The number of ransomware attacks increased 288% between the first and second quarters of this year as double extortion attempts increased, according to the latest data from cybersecurity firm NCC Group.
Based on analysis of incidents handled by the Research Intelligence and Fusion Team (RIFT) team over the course of this year, the company claims that nearly a quarter (22%) of data leaks in the second quarter came from the Conti ransomware group. Conti typically gains initial network access to victims’ organizations through phishing emails.
According to RIFT researchers, next came Avaddon, which was responsible for 17% of incidents, although this variant is now considered inactive.
Unsurprisingly, nearly half (49%) of victims with known locations in the second quarter were in the United States, followed by 7% in France and 4% in Germany.
“We’ve seen targets ranging from businesses and IT vendors to financial institutions and critical infrastructure providers, with ransomware-as-a-service increasingly being sold by ransomware gangs on a subscription model,” said Christo Butcher, global leader of threat intelligence at the NCC Group, to Infosecurity.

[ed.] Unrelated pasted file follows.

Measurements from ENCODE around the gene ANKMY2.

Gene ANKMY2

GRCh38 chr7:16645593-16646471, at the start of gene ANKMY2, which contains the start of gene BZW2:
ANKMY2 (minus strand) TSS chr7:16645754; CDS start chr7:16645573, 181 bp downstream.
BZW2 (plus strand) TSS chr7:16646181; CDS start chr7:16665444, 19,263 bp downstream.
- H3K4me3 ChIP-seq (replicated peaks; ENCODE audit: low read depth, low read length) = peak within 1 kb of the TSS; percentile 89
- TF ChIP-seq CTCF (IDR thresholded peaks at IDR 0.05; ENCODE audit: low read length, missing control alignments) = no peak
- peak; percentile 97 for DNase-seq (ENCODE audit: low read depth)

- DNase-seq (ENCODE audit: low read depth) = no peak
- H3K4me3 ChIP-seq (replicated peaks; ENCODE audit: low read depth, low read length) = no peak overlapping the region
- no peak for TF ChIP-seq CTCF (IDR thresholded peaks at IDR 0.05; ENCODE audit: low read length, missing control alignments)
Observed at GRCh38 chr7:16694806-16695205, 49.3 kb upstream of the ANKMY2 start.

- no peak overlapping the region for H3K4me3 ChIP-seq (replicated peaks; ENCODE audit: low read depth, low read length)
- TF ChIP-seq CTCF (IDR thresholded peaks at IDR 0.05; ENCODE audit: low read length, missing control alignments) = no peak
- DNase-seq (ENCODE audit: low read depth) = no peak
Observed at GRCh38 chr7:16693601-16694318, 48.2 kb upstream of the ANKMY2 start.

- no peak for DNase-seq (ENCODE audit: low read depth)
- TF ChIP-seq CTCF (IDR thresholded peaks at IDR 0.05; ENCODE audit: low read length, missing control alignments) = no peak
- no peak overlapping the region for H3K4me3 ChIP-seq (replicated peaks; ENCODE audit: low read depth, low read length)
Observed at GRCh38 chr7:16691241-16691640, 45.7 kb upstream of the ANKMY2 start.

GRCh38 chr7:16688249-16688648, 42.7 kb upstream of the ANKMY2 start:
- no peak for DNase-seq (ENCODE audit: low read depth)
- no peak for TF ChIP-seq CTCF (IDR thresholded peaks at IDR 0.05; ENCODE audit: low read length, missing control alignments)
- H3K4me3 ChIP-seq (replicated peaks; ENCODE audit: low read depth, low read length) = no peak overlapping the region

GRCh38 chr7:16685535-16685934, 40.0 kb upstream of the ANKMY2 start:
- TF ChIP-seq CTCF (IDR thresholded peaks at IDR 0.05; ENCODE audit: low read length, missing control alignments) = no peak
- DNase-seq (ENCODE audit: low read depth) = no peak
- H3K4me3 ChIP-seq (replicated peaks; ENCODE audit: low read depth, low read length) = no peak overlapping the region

According to him, it is crucial that organizations are proactive about their resilience. “This should include proactively fixing security issues and operating a least-privilege model, which means that if a user’s account is compromised, the attacker will only be able to access or destroy a limited amount of information.”
According to Group-IB data, ransomware attacks grew 150% year-on-year in 2020, with the average amount of extortion doubling. However, it is difficult to get an accurate, vendor-neutral picture of how threats are developing over time. Coveware, for example, claims that despite the increase in media coverage since the Colonial Pipeline incident, “in reality, the volume and severity of ransomware attacks were extreme, but relatively stable – for at least 18 months” .